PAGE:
you got to figure out which end of the needle you’re gon be, the one that’s fastened to the thread or the end that pierces the cloth.   — Sue Monk Kidd

Steal my wild heart, but do not ask me to live under an umbrella when I like being soaked by the rain.   — Jacqueline Simon Gunn

Honeybees depend not only on physical contact with the colony, but also require it’s social companionship and support. Isolate a honeybee from her sisters and she will soon die.   — Sue Monk Kidd

I’ve never been a woman who will settle to fit in, i’d always have rathered find a little world all on my own. If people come they come and if they go they go, but for me staying authentic to my soul’s purpose is all i’ll ever know.  — Nikki Rowe

You may write me down in history
With your bitter, twisted lies,
You may trod me in the very dirt
But still, like dust, I’ll rise.   — Maya Angelou

You have to find a mother inside yourself. We all do. Even if we already have a mother, we still have to find this part of ourselves inside.  — Sue Monk Kidd

Do you want to paint your life using two colors (good and bad) or do you want to paint the best piece of your life with colors beyond your wildest imagination?   — Helen Edwards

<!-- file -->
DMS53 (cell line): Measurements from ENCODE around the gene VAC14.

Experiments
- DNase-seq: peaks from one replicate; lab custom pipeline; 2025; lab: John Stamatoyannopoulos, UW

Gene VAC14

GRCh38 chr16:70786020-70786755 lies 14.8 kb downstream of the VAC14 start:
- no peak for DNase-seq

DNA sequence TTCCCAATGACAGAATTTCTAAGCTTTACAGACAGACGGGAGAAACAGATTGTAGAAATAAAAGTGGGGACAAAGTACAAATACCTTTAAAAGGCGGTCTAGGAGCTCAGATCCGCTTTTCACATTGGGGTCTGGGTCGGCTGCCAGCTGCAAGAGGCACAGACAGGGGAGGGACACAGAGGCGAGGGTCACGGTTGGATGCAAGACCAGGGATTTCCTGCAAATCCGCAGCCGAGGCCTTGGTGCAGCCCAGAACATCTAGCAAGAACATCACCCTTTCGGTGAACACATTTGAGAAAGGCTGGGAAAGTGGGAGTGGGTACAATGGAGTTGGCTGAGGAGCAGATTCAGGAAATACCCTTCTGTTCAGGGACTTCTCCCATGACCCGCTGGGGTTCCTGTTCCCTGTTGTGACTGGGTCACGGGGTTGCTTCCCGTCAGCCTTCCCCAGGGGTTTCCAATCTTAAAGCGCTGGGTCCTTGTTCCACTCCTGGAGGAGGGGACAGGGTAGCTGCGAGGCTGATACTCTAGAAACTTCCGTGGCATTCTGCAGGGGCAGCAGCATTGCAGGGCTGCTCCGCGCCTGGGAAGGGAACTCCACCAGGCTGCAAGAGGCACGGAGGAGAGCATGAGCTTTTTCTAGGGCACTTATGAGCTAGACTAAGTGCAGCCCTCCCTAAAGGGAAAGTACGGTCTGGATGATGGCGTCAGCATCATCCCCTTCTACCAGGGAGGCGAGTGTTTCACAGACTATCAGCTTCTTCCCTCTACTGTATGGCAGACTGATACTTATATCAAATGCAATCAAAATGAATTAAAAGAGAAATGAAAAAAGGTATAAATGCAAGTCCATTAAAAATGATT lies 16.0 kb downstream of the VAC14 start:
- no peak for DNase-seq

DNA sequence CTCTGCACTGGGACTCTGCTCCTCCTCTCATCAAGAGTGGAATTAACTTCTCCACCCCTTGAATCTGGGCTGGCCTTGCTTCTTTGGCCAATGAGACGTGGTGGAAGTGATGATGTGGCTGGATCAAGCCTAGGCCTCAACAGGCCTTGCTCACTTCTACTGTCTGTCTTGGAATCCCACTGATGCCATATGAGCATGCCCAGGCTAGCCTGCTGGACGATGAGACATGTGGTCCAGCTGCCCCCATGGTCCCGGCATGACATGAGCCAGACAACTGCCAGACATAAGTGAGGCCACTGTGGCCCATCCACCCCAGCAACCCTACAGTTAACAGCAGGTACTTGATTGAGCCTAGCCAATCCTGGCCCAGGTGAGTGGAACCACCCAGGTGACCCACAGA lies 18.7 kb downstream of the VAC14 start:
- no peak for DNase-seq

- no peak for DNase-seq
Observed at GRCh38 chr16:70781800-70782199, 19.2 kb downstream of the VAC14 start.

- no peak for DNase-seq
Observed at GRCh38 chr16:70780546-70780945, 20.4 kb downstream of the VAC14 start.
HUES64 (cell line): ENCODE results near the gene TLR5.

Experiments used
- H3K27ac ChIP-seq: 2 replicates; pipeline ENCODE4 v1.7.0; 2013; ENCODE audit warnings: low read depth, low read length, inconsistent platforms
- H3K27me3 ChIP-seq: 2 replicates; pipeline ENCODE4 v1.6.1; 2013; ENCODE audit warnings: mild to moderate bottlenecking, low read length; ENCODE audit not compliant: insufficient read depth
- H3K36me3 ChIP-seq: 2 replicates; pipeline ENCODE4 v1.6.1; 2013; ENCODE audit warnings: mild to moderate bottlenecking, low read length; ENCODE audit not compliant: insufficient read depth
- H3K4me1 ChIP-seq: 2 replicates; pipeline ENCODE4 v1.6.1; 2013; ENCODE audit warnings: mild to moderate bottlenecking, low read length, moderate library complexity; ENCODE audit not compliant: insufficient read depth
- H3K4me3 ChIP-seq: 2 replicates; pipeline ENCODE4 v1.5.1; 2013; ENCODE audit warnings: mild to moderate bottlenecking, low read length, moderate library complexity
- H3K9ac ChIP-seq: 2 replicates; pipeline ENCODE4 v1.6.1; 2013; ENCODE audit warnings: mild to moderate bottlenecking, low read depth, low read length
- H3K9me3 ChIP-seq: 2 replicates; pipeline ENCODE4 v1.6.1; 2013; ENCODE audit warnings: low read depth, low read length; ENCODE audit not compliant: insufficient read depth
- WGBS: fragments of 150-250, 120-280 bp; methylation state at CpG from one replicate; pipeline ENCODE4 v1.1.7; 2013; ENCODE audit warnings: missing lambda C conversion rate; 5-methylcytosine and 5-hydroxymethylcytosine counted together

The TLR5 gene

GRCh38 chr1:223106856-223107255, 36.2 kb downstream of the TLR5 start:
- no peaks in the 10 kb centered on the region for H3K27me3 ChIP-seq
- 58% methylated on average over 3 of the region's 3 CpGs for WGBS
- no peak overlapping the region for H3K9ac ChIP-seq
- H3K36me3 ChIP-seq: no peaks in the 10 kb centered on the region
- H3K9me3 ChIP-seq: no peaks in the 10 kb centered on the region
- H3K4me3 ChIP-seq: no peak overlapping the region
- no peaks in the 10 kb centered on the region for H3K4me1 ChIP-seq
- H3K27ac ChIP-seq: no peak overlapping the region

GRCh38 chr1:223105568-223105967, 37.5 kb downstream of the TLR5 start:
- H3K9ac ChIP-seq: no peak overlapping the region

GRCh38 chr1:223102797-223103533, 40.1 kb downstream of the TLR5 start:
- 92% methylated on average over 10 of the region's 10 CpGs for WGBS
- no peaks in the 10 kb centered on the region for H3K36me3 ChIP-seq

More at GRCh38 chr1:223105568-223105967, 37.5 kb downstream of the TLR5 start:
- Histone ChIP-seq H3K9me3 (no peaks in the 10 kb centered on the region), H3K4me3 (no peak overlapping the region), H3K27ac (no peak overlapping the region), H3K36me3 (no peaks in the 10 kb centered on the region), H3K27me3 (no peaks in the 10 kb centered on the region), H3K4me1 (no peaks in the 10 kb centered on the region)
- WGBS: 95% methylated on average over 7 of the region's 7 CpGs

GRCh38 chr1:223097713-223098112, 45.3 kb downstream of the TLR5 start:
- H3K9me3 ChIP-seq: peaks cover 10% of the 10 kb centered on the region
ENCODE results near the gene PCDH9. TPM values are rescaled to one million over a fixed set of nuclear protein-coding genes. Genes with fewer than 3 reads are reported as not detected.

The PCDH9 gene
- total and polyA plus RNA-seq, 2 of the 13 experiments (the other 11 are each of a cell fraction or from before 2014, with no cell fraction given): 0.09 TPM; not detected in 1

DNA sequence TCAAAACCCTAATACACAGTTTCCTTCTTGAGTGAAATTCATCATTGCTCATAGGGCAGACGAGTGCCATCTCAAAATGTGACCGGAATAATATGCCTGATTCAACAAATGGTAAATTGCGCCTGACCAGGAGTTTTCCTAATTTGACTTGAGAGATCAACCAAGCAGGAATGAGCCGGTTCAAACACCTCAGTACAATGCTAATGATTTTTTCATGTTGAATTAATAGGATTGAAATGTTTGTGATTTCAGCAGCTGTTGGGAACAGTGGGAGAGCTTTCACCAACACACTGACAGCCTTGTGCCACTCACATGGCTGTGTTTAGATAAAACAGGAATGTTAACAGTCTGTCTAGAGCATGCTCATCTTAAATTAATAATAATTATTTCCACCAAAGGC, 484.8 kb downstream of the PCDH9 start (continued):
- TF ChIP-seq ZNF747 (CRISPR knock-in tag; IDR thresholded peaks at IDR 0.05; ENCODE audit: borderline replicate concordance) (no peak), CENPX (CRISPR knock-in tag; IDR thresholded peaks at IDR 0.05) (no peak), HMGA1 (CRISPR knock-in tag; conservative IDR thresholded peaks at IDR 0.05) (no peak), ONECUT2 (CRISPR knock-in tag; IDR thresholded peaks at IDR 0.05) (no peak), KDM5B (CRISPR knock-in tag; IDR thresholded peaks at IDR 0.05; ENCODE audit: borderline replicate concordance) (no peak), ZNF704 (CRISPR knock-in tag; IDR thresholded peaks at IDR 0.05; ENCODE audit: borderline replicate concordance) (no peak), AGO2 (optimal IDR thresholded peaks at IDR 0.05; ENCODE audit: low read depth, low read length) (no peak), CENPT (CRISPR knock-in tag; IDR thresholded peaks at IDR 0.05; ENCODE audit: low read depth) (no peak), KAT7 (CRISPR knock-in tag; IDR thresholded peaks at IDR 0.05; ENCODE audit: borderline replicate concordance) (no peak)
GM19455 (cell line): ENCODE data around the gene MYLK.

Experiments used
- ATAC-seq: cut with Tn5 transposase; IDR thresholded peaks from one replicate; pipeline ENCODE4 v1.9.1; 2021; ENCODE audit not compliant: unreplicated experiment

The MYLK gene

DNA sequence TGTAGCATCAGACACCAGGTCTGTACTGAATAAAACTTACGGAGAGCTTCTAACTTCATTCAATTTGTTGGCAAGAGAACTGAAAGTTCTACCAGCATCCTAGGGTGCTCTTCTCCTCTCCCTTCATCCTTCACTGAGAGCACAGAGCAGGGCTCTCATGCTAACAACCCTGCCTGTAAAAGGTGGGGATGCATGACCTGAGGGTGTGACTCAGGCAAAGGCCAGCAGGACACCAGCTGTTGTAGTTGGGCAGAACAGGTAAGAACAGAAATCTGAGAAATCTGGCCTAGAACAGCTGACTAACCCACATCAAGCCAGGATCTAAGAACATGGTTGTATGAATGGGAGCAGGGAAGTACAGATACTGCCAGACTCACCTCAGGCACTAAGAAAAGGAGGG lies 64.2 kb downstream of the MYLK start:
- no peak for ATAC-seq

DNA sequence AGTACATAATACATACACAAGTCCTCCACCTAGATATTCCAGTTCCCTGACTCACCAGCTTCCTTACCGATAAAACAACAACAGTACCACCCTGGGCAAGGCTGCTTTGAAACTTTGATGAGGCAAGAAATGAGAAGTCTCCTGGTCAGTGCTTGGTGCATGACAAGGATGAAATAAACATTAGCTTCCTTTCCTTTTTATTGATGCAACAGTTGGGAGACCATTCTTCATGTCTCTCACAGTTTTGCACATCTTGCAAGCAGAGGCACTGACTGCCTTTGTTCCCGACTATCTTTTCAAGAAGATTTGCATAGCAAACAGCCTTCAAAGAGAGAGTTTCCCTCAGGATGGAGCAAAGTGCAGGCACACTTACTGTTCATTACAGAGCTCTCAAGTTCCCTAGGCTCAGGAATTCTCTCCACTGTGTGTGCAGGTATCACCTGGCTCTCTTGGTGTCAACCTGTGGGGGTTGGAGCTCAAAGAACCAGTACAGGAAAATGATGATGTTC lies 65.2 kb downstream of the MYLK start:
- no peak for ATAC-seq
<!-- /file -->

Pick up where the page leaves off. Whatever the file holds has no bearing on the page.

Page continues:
There is no place so awake and alive as the edge of becoming. But more than that, birthing the kind of woman who can authentically say, “My soul is my own,” and then embody it in her life, her spirituality, and her community is worth the risk and hardship.   — Sue Monk Kidd

It’s an unquietness I feel deep inside. It’s not about being extraordinary, you see. It’s not about standing out. It’s simply about shedding all that’s false. And believing with everything I have that you can too.   — Jacqueline Simon Gunn

When it’s time to die, go ahead and die, and when it’s time to live, live. Don’t sort-of-maybe live, but live like you’re going all out, like you’re not afraid.
— Sue Monk Kidd

Let your life reflect the faith you have in God. Fear nothing and pray about everything. Be strong, trust God’s word, and trust the process.
— Germany Kent

The cage wasn’t insignificant in the shaping of my wings, stillness is an experience only the deep souls can go. A quiet solitude in the midst of it all. A getting to know yourself once more.   — Nikki Rowe